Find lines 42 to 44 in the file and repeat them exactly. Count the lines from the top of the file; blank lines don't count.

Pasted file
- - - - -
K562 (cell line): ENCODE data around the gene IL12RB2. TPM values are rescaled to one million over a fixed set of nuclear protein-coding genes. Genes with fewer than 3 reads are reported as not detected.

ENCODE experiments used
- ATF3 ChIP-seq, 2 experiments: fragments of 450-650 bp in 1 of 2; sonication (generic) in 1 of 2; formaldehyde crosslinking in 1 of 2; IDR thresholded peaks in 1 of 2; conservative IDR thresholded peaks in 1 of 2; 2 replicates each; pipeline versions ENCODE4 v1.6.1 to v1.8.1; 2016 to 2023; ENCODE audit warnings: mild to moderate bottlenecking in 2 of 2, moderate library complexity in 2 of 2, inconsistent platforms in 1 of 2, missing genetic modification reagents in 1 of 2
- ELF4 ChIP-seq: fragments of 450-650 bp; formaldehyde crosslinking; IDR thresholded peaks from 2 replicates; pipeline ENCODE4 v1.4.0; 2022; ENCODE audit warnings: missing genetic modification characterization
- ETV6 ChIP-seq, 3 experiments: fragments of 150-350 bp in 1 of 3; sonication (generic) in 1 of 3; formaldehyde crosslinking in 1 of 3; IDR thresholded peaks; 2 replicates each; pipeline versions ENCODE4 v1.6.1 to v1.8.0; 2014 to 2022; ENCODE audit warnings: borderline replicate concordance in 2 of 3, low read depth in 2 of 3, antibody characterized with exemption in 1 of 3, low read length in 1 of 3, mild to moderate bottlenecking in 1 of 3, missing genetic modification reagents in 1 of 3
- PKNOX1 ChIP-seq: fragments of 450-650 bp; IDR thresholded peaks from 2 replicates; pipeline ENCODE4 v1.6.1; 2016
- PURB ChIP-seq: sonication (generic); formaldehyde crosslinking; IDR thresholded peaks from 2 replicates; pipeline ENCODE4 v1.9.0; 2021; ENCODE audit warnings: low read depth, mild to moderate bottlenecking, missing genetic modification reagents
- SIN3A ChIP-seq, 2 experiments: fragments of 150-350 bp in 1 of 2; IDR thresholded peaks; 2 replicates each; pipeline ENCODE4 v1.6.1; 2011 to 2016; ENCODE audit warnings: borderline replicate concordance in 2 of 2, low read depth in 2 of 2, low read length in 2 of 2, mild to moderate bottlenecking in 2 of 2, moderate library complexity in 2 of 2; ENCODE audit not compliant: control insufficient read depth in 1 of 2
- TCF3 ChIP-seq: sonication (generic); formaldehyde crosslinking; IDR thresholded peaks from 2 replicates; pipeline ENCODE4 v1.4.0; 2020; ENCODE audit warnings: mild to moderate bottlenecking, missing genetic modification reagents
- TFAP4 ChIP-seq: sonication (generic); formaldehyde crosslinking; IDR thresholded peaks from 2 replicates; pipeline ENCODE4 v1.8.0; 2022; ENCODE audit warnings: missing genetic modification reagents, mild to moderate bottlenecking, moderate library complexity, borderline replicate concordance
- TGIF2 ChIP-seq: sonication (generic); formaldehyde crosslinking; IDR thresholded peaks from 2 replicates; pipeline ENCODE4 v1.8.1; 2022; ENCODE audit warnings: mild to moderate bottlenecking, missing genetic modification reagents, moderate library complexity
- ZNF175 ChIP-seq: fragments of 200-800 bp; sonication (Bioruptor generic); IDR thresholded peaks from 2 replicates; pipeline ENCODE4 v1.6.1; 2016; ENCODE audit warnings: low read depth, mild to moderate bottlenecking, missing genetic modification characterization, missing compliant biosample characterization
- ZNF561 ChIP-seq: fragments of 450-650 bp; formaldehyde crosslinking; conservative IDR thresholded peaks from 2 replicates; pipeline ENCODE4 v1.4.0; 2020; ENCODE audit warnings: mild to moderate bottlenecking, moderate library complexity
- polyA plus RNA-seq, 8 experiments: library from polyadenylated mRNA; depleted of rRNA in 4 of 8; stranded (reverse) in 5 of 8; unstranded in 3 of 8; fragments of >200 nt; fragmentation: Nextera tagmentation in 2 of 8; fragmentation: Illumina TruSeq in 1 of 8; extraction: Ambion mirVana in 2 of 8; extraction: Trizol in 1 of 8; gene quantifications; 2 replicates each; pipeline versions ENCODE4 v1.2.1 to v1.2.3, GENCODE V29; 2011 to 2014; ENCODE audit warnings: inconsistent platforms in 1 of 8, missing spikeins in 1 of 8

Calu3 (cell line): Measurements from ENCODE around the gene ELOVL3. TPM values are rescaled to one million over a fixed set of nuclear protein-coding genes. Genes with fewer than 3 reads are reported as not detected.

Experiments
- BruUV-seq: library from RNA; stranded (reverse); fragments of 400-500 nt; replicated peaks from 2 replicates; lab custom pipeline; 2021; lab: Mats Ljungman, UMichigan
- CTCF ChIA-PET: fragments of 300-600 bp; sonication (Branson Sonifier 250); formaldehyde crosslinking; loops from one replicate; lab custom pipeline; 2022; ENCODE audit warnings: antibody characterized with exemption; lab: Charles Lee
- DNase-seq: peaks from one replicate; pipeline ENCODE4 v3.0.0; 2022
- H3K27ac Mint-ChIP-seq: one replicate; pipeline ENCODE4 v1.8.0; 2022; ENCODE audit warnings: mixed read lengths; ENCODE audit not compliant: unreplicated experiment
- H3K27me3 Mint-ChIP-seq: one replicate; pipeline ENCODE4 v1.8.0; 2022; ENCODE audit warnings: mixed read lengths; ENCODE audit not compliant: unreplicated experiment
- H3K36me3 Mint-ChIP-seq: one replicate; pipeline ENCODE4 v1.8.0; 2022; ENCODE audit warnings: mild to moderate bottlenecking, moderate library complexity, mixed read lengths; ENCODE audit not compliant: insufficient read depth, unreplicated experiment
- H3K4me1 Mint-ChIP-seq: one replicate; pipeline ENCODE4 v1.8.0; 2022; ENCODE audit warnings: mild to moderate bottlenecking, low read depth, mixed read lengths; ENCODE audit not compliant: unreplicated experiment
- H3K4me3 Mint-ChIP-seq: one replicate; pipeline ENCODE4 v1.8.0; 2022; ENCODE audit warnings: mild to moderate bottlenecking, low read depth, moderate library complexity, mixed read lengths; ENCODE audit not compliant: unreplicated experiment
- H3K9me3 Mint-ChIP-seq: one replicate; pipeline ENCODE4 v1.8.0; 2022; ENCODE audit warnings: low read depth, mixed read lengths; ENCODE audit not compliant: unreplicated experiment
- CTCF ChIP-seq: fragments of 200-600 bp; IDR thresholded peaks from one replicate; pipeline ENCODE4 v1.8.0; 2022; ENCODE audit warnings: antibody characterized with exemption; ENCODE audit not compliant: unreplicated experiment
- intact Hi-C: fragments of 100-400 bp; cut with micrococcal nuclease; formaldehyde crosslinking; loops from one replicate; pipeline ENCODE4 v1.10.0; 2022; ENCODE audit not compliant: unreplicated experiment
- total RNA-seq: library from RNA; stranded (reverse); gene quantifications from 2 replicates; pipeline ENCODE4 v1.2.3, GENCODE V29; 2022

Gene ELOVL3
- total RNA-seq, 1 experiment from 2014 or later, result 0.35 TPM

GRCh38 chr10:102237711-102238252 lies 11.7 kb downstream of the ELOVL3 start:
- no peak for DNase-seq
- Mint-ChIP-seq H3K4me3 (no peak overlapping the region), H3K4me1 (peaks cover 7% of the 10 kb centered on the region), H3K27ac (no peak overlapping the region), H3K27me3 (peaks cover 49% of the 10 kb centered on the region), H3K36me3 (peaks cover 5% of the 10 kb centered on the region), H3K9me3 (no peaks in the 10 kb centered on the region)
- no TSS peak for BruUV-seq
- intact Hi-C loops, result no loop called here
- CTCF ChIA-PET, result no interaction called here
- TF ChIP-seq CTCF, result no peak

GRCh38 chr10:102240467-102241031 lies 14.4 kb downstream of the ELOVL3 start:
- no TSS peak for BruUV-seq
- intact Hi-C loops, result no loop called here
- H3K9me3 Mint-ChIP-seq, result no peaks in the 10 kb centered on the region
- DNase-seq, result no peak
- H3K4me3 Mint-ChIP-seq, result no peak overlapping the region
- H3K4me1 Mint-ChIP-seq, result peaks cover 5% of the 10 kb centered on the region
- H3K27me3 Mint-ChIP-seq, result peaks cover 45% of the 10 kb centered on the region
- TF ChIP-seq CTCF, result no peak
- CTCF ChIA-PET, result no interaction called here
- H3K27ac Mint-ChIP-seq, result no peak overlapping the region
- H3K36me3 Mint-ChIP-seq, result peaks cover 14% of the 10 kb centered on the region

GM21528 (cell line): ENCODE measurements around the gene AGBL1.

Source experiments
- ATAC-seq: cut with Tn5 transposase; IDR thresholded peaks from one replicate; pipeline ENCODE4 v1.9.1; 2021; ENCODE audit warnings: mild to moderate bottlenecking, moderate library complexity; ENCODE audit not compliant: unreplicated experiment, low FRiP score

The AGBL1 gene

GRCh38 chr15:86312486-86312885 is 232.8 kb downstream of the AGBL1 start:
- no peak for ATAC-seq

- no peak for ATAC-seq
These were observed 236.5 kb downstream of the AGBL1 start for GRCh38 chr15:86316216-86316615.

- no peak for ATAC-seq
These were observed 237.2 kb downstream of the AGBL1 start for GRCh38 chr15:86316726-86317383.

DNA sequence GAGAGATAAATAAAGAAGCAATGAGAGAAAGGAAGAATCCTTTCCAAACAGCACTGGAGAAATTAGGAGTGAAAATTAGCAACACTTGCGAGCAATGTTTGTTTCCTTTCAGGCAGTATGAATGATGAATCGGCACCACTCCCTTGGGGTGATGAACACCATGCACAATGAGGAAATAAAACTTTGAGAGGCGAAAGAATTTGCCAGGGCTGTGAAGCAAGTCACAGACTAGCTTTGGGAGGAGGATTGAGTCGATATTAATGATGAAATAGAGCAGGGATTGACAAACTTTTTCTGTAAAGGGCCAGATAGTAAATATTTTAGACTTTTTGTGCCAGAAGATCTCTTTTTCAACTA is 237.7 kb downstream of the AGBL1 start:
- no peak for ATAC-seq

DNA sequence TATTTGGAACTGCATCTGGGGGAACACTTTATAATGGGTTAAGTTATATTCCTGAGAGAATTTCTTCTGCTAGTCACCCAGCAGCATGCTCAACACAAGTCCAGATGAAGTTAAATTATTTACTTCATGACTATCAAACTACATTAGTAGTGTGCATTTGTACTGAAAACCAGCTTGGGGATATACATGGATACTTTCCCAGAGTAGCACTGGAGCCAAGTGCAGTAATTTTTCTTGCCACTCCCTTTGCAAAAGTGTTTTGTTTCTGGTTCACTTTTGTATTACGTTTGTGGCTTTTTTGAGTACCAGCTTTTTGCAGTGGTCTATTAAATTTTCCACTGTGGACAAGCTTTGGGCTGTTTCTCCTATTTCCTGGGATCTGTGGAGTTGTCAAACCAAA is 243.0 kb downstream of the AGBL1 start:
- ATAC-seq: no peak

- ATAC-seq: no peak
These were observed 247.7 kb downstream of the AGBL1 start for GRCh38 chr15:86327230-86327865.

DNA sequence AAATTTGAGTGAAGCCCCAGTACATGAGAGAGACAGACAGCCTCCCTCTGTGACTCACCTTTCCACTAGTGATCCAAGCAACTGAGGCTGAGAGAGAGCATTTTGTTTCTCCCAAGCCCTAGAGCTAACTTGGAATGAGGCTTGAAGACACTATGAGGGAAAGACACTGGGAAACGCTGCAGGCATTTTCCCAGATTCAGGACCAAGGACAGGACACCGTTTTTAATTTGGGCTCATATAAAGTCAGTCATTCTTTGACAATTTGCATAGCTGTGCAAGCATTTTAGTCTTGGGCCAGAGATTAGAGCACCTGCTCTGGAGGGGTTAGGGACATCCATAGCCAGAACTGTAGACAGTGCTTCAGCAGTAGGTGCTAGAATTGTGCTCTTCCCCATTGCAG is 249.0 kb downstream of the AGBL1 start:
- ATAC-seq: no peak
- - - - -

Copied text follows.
- DNase-seq, result no peak
- H3K4me3 Mint-ChIP-seq, result no peak overlapping the region
- H3K4me1 Mint-ChIP-seq, result peaks cover 5% of the 10 kb centered on the region